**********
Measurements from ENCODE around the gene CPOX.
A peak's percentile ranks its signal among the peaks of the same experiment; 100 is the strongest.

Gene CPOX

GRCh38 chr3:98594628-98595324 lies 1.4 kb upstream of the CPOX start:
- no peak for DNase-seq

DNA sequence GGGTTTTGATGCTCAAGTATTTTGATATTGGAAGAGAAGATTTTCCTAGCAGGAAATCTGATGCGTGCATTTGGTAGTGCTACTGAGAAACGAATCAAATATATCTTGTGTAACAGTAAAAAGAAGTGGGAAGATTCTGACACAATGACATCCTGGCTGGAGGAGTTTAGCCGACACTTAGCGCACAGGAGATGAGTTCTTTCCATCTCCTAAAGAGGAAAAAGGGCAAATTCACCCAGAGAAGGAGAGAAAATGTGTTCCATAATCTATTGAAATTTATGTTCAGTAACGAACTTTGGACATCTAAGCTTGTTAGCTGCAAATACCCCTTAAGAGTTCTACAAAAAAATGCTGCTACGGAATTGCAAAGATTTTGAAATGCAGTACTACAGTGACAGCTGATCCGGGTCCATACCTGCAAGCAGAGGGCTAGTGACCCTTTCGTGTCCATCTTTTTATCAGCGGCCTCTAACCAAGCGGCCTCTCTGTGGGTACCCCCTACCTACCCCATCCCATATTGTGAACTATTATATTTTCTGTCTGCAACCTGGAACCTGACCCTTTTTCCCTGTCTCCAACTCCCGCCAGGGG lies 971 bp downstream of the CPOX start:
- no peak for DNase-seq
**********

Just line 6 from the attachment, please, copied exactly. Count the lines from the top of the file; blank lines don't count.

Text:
DNA sequence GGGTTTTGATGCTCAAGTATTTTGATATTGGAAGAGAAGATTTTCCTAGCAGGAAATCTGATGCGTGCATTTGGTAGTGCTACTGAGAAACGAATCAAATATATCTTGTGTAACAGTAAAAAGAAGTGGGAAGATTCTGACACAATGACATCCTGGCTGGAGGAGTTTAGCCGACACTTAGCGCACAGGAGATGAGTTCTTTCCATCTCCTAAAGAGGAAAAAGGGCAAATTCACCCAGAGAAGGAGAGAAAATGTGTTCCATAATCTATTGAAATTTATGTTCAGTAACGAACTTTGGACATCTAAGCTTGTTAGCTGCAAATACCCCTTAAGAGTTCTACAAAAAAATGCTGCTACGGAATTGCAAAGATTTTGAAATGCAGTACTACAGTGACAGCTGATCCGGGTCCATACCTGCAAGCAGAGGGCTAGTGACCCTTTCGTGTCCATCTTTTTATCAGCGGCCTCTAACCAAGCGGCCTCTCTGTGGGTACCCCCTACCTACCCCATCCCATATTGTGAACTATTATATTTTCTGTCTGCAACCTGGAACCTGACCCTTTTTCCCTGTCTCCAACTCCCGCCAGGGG lies 971 bp downstream of the CPOX start: